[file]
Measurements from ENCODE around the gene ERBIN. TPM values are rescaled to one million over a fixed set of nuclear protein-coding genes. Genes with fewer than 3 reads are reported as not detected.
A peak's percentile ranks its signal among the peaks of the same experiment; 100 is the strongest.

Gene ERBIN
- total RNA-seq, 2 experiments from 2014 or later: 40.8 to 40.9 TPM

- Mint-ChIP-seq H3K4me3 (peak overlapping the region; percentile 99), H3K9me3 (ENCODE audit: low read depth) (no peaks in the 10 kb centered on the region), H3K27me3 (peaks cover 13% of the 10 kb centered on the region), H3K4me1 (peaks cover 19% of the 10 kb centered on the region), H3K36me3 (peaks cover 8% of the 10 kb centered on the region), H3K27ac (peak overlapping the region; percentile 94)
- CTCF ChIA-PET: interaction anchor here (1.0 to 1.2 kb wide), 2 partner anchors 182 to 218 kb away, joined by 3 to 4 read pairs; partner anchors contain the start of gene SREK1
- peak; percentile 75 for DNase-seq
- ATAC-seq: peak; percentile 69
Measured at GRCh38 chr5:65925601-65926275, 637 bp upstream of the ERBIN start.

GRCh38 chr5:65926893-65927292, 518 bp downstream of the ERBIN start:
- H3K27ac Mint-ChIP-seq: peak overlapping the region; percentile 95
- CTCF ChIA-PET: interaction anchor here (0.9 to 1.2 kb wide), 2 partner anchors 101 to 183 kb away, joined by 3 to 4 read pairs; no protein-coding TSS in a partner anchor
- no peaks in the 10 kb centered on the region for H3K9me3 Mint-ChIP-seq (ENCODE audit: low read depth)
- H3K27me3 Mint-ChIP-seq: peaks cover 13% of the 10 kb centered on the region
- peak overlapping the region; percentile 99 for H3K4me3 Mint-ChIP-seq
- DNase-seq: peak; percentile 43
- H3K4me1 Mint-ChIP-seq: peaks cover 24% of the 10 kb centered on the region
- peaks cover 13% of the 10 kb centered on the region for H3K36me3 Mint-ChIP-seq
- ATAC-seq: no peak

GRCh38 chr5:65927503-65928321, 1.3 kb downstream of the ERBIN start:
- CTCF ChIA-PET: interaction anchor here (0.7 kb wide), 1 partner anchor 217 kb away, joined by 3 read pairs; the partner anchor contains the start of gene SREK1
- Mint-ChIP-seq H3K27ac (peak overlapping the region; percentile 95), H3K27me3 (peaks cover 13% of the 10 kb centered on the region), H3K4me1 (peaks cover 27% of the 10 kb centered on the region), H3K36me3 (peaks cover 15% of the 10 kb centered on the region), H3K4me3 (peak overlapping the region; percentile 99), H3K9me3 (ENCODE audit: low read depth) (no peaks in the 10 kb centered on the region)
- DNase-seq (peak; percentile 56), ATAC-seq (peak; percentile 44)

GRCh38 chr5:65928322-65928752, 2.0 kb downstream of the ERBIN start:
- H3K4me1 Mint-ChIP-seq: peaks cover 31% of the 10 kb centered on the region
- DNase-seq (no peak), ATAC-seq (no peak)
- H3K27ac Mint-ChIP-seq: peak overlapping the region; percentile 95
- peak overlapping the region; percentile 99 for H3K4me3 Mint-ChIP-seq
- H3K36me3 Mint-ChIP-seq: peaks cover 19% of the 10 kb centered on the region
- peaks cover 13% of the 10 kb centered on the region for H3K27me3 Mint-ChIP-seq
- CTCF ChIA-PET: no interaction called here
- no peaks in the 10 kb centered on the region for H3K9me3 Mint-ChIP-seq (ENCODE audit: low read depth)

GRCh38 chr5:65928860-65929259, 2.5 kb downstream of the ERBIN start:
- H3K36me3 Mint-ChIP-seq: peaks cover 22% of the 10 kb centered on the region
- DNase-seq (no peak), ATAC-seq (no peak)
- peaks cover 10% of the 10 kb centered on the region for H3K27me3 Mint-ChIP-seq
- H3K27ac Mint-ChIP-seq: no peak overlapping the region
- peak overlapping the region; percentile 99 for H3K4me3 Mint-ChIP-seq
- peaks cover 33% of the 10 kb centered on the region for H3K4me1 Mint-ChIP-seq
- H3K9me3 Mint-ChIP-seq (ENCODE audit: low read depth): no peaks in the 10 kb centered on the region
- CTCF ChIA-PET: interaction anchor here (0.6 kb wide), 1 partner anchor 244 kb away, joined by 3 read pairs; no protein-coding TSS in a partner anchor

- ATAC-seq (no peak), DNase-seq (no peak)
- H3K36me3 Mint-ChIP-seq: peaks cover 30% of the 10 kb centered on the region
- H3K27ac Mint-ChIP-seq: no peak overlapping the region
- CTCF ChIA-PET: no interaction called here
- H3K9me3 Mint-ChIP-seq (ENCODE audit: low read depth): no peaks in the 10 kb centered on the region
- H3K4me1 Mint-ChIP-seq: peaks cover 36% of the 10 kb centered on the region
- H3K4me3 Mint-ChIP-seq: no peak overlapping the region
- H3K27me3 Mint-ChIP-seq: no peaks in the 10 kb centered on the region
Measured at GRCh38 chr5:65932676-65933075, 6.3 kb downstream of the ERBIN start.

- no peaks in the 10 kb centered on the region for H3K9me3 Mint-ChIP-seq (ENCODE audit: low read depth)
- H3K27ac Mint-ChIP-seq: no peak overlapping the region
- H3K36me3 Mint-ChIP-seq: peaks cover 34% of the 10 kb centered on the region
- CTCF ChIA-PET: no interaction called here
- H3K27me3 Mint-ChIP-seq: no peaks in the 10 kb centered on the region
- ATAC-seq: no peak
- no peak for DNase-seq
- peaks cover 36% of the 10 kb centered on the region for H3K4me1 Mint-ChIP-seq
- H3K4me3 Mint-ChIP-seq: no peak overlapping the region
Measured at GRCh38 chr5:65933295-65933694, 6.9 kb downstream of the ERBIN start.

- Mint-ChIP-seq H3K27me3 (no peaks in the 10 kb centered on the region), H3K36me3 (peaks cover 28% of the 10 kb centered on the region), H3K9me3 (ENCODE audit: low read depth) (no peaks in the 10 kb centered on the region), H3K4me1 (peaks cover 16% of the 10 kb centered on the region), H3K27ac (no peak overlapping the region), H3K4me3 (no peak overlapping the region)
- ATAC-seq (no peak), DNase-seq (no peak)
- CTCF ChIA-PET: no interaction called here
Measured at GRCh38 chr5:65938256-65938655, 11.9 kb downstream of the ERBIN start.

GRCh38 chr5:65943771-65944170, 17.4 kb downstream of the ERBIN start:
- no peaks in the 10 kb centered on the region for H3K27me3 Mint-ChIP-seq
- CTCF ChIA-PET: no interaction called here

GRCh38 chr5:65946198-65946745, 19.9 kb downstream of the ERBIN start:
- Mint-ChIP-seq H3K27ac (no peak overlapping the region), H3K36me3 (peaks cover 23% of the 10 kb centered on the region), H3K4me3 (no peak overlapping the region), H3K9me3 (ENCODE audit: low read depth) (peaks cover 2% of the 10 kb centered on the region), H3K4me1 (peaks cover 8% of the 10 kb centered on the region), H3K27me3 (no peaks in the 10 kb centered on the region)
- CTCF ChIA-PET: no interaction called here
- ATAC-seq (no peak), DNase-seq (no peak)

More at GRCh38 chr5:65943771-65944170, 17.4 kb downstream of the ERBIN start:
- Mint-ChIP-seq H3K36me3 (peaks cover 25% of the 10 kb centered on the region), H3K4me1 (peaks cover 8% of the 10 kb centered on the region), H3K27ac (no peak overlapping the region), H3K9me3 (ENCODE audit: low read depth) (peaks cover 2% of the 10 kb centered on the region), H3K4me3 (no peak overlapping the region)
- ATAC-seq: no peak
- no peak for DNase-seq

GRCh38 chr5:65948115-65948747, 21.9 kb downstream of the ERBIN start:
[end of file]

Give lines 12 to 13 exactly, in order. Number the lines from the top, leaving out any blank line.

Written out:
- CTCF ChIA-PET: interaction anchor here (0.9 to 1.2 kb wide), 2 partner anchors 101 to 183 kb away, joined by 3 to 4 read pairs; no protein-coding TSS in a partner anchor
- no peaks in the 10 kb centered on the region for H3K9me3 Mint-ChIP-seq (ENCODE audit: low read depth)